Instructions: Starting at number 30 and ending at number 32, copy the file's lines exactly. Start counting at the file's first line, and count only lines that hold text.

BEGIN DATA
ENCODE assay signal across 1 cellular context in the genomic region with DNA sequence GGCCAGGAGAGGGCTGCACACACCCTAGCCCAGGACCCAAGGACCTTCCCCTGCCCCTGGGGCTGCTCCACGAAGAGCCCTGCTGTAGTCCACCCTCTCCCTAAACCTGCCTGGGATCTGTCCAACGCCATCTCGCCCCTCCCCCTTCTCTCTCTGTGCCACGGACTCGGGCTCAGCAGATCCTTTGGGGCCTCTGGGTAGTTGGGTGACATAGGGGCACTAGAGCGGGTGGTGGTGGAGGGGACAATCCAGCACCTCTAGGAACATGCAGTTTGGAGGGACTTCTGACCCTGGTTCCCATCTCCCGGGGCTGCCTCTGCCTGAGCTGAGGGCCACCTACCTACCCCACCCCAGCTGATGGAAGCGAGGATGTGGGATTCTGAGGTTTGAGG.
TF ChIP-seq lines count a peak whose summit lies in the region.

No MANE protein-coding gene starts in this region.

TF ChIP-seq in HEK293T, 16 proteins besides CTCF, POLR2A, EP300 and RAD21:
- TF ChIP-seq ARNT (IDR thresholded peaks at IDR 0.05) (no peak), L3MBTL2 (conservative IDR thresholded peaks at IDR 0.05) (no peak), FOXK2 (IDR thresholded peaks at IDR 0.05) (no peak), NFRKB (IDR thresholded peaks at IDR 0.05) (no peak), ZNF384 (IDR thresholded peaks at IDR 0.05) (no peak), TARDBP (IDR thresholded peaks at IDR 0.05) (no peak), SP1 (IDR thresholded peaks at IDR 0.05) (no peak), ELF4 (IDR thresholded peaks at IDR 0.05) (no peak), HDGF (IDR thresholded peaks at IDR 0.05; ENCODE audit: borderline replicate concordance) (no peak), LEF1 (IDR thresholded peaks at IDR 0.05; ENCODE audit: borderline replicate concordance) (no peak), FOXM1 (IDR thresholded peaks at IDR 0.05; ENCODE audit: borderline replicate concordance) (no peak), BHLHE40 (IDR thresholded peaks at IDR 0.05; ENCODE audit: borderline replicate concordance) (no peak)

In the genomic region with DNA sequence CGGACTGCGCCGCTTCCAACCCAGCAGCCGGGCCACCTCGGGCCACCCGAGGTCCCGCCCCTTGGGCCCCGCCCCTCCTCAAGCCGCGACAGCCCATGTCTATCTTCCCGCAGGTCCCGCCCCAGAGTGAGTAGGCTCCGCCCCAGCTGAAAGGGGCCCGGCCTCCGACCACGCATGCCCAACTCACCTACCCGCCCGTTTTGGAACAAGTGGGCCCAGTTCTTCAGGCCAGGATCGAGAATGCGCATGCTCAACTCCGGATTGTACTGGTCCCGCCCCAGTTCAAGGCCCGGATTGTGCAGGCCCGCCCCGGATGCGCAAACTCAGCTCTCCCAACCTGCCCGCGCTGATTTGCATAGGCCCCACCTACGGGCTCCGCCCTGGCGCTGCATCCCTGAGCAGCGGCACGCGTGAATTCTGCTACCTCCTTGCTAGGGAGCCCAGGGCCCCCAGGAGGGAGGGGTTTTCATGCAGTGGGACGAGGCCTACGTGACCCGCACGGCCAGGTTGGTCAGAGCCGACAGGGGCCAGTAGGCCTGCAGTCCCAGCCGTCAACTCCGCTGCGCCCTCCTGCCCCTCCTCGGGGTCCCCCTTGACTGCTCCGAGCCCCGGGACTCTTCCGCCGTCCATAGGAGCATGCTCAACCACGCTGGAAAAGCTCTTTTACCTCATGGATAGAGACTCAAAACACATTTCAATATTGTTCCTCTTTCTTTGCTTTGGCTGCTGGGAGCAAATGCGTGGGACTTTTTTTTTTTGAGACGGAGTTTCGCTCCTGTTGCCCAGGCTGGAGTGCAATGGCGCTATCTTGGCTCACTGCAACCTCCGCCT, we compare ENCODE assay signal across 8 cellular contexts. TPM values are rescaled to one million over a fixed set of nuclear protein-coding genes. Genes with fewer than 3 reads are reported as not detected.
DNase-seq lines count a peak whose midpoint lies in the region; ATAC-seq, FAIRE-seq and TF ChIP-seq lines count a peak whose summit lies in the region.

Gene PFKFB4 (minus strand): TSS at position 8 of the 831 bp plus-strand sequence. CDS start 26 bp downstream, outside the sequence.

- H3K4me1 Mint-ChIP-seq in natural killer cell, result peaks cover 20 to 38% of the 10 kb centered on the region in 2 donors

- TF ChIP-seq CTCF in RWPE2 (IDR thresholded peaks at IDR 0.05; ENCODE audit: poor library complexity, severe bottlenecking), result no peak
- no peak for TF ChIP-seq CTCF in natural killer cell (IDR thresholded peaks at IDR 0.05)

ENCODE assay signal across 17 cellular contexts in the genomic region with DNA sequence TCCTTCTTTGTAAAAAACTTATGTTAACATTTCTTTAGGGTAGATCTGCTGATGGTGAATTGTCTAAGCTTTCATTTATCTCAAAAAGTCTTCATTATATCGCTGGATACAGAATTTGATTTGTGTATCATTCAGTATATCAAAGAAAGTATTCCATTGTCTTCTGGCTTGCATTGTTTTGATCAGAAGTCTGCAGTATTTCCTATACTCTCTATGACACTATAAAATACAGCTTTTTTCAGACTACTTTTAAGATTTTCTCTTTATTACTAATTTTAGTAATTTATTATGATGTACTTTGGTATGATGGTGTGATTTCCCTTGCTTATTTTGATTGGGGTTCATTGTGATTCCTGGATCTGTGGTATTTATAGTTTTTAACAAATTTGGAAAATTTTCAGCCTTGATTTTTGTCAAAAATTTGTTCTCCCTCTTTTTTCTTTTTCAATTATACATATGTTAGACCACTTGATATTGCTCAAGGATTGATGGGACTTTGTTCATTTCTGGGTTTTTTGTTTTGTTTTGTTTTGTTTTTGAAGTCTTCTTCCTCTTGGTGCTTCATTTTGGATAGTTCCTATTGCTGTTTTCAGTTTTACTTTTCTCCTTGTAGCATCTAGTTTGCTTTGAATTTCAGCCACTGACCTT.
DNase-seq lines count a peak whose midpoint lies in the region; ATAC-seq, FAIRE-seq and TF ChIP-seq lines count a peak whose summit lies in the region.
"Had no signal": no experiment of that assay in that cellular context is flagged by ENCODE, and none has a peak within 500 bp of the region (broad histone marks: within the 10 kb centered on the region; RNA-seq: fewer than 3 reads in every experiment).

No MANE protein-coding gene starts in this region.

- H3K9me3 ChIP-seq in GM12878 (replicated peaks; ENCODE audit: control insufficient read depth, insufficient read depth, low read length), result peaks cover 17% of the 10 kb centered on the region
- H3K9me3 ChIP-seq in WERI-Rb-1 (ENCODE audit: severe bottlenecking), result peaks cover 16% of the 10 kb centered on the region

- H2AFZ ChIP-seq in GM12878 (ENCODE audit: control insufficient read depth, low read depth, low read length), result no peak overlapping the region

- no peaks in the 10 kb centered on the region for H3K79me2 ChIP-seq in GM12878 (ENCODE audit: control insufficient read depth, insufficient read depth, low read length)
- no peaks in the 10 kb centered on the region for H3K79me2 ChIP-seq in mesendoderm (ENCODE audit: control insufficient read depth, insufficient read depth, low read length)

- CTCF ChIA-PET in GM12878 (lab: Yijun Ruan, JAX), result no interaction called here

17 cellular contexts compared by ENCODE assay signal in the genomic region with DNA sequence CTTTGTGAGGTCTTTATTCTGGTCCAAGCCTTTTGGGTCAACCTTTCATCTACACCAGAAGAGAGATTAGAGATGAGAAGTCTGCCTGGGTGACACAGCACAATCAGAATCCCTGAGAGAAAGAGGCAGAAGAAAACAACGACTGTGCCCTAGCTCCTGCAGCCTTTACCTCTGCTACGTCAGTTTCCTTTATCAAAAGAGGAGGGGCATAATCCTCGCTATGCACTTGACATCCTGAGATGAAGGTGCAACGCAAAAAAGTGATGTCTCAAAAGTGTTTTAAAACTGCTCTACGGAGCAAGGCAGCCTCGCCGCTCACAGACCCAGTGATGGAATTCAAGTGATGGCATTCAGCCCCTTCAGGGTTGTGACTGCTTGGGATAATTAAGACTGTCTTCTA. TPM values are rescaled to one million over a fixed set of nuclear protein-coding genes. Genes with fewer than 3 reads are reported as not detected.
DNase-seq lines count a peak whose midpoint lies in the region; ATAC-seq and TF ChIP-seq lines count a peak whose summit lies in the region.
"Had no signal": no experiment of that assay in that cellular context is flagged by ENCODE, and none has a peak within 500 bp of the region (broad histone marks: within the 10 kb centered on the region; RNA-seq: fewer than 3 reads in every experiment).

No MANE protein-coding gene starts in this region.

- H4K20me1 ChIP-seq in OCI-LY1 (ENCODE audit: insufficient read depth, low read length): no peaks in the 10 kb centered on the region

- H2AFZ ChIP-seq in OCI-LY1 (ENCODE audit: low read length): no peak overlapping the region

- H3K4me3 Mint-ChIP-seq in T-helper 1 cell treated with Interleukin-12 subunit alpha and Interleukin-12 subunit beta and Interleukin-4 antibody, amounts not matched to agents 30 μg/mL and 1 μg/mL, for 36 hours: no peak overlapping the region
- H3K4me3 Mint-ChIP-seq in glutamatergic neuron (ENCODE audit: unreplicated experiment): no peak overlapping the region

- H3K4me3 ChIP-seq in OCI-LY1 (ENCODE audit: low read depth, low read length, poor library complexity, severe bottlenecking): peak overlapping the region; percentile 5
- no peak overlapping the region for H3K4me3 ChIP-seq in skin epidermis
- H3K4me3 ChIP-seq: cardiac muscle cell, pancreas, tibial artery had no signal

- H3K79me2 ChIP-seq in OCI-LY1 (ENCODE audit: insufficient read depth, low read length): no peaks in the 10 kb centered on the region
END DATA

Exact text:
- H3K4me3 ChIP-seq in OCI-LY1 (ENCODE audit: low read depth, low read length, poor library complexity, severe bottlenecking): peak overlapping the region; percentile 5
- no peak overlapping the region for H3K4me3 ChIP-seq in skin epidermis
- H3K4me3 ChIP-seq: cardiac muscle cell, pancreas, tibial artery had no signal